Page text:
According to Harley, youth engagement in participatory science and evaluation requires dedicated research and community partners. These partners assist with strategic planning, devote adequate time for learning and training, revise and critique research design strategies, recruit participants, interpret findings, and translate these findings into actions. Shared decision making is also an integral part of youth research, ranging from initial decisions on the research concept and study design to the final decisions on dissemination and intervention. This process empowers youth researchers to lead, develop ownership and become fully vested in the study.

Youth-engaged participatory science and evaluation also provides positive professional development opportunities for youth, improved self-esteem, as well as exposure to environmental research and institutes of higher education. Often these youth develop research skills and leadership abilities, which empower many to pursue careers in public health and environmental law.

“We are really interested in training the next generation of environmental health leaders in the Salinas farm worker community,” said Harley.


The first YC-led project Harley oversaw with her community partner, Kimberly Parra, was the HERMOSA study. The study examined 100 Latina adolescent’s exposures to endocrine-disrupting chemicals (EDCs) in cosmetics and beauty products. EDCs are molecules, natural or synthetic, that mimic, block or interfere with the function of hormones in the body.

This three year study, funded by the California Breast Cancer Research Program, was the first to demonstrate that choosing personal care products labeled free of phthalates, parabens, triclosan and benzophenone-3 (BP-3), can significantly reduce personal exposure to some EDCs.

The YC under the direction of Harley, has communicated these scientific findings to both local and national communities through major news broadcasts and educational materials. Efforts by the YC to reduce exposure to EDCs have also included: writing petitions on media platforms, writing letters to CEOs of major drugstore chains, creating DIY beauty recipes, educating policy makers in Sacramento, and presenting scientific data to the California Consumer Product Safety Commission.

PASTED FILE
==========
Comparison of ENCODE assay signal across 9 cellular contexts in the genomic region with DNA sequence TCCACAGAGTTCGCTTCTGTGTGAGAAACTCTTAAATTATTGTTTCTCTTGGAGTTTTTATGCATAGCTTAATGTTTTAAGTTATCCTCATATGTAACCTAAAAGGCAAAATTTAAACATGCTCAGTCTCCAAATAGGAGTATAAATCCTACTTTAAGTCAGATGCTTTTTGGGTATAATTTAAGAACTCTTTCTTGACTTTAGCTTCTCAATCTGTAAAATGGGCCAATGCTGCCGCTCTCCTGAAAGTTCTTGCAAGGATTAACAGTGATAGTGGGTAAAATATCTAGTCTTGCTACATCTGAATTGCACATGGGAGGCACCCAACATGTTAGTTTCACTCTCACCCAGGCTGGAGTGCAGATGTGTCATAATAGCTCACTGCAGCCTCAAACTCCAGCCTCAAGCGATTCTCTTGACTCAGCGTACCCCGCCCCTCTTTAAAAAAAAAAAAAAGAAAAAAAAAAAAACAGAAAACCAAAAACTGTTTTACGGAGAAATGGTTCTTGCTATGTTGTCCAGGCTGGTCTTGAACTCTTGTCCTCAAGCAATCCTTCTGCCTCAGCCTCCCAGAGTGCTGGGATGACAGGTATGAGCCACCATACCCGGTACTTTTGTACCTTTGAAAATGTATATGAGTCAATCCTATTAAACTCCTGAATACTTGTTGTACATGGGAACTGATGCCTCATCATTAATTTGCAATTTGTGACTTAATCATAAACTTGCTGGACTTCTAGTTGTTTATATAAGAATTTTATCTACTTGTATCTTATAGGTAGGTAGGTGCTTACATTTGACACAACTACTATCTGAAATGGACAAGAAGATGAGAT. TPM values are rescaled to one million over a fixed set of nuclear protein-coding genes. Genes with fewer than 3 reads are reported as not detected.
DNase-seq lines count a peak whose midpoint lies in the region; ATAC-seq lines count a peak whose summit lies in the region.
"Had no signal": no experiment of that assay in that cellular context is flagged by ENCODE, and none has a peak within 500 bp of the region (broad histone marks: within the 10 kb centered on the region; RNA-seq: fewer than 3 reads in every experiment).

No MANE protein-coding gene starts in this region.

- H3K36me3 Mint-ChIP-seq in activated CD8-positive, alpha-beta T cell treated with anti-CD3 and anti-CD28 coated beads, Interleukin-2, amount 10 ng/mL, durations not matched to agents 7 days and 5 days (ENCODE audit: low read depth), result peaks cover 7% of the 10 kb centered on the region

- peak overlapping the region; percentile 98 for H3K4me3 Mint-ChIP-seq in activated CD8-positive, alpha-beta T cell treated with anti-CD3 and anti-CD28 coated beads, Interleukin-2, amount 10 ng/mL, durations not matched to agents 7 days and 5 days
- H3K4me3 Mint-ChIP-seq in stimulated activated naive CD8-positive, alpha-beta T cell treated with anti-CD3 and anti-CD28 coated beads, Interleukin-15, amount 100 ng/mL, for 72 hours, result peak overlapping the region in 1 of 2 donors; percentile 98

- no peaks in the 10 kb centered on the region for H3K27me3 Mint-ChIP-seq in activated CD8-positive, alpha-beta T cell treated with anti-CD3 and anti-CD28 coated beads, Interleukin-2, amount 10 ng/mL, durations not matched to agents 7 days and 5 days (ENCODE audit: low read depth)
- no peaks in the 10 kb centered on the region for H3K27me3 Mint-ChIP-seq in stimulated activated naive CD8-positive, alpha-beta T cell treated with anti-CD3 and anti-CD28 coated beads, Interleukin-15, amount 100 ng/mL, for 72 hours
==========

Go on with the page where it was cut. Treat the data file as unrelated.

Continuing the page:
In 2016, the YC in collaboration with Harley and community partner, Jose Camacho, conducted the COSECHA Study. This three-year project funded by the California Breast Cancer Research Program, assessed pesticide exposure in Latina adolescents living in Salinas Valley. The YC members collected all data from 100 participants including: residential dust samples, urine samples, GPS coordinates, nearby field crop verification, environment sampling bracelets and questionnaires.

Research findings were analyzed by Harley and her Berkeley colleagues and, with the help of James Nolan, the center’s Community Outreach Coordinator, youth researchers translated scientific discoveries into health education activities, including developing a Radio Novella Series on how to protect oneself and family from pesticides. The series has aired on 10 radio stations throughout the Central Valley, Eastern Washington and Oregon. Youth researchers have also distributed custom made doormats to individuals within the agricultural community, which the research indicated may help reduce pesticide exposures in the home. Each mat was printed with simple tips for reducing take-home pesticide exposures. In addition, youth researchers have co-presented their discoveries at scientific meetings and conferences.

Household Cleaning Products Study

Again as principal investigator, Harley has begun an intervention study with a new cohort of YC members, geared towards understanding and reducing chemical exposure in cleaning products, among Latina moms living in Salinas Valley. Harley anticipates that the results from this study will be available within the next year or two.

During this past summer youth researchers worked with a local art’s organization, Hijos del Sol, to create a health education mural (above), depicting common sources of environmental health challenges and simple low or no cost ways to reduce exposure. The mural is currently on display at the Steinbeck Center in Salinas.
(Photo courtesy of Hijos del Sol James Nolan)

Related Resources

to Top